The result of Congress not doing its duty is America is currently exporting American values through drones that include “summary executions, no rights to an accused, no arrest process, no reading of charges, no trial by jury, no judge, only an executioner.” Because this is what America, in effect, is doing. Military-age males are being killed and reported as “militants,” when they have been afforded no judicial process. Kucinich is certain there will be blowback as a result.

He does not think the Obama administration has yet to make a clear case for how drone us has contributed to US security:

As a matter of fact it could be, the argument could be made that it makes us less safe because instead of dealing with the one person that we are killing, we are going to be dealing with all their friends and relatives down the road. We are creating, every bomb that we drop, every missile that we launch, there are sure to be reprisals. And the reprisals, you know, there is no time-date set here, there is no time limit.

Kucinich chides the media for not engaging in a better effort to uncover who is really dying in drone attacks. He states:

It’s not bad form to kill civilians, it’s only bad form to talk about it. That’s the problem. Let me say that there has been a tradition of American journalists in modern times to serve as the spear carriers for the government. They may look like pens but these are the spears of supernumeraries who have reporters’ cards. It’s what happens when you have fewer and fewer newspapers, and newspapers that are tied to large corporate interests. And a lack of enough institutions in the major media who are willing to serve as an effective counter-balance.

The question of what America would do if China, Russia or Iran sent a drone over the US is critical to Kucinich. It is one that Obama administration press secretary dodged or refused to answer when ABC news correspondent Jake Tapper asked him this question earlier this month. The administration has also been unwilling to openly address the reality that a precedent is being set by the expanded use of drones.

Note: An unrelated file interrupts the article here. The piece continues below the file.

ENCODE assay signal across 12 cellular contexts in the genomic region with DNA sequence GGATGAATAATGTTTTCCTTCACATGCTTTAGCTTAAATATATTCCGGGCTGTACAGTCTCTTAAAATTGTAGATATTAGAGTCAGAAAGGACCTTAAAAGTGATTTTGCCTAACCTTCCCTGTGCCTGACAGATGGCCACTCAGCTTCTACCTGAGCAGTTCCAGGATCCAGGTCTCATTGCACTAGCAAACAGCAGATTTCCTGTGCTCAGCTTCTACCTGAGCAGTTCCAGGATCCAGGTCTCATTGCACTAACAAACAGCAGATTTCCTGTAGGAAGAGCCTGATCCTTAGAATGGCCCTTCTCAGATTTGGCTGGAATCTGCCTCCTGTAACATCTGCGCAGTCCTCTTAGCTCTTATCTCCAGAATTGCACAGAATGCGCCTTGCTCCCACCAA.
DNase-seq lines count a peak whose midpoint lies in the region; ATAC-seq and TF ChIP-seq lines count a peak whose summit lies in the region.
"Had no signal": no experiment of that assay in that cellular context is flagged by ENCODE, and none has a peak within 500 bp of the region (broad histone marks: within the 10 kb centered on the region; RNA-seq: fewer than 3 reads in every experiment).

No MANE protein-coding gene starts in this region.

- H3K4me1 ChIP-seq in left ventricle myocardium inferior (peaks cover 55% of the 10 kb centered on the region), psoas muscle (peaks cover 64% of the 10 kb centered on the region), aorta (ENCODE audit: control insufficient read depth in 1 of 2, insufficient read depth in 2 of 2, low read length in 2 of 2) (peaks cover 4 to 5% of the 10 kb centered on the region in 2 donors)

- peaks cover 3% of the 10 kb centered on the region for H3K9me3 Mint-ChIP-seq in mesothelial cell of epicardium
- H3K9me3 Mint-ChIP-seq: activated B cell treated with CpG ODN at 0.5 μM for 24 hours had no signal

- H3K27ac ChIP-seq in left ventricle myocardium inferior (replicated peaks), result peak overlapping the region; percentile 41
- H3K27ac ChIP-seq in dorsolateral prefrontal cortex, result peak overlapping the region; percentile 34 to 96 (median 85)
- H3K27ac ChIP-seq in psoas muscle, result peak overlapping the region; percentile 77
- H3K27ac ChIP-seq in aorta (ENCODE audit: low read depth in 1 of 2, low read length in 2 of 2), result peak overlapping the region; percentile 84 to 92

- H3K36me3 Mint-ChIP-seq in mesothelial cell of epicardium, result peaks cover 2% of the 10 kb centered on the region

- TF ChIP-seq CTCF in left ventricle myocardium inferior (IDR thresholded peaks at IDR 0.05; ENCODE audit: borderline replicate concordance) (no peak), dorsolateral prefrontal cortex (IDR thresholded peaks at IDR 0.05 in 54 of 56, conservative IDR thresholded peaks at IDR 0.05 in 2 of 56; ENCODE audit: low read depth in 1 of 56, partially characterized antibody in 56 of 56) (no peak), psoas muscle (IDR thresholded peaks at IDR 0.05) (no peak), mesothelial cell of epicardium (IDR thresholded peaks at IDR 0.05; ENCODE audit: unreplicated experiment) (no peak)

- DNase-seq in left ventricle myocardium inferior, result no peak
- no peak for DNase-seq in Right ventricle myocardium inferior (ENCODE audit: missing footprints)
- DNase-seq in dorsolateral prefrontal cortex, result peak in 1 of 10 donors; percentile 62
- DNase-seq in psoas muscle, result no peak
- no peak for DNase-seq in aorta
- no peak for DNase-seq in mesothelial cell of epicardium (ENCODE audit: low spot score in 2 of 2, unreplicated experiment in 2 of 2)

“What is the legal authority for the government to conduct extrajudicial killings, where did this come from?’ Really, where did this come from? Says who?” Kucinich asks. None of these questions have been satisfactorily answered, despite the speeches given as a substitute for real transparency. And for that reason, Kucinich wrote a letter and convinced twenty-five members to sign it. He wants answers about the legal justification for drone strikes, especially “signature strikes,” which are strikes launched against targets that engage in certain “patterns of behavior.”

Like Nation journalist Jeremy Scahill, he considers drone executions to be “murder.” He draws an analogy, “If someone shot a grocer and his defense was ‘it was a targeted killing’ he would be put on trial for his life. But we are told that these targeted killings are somehow to be considered apart from any legal system.”

It is all morally perverse and incredibly depraved. The administration is consciously using the proliferation and revolution in robotic technology as a cover for illegal wars of aggression abroad. It is nothing but an “Orwellian exercise of semantics” to say America is not at war in Pakistan, Somalia or Yemen. And as Kucinich concludes at the end of this exceptional interview, America is creating a world where there is “carnage everywhere.”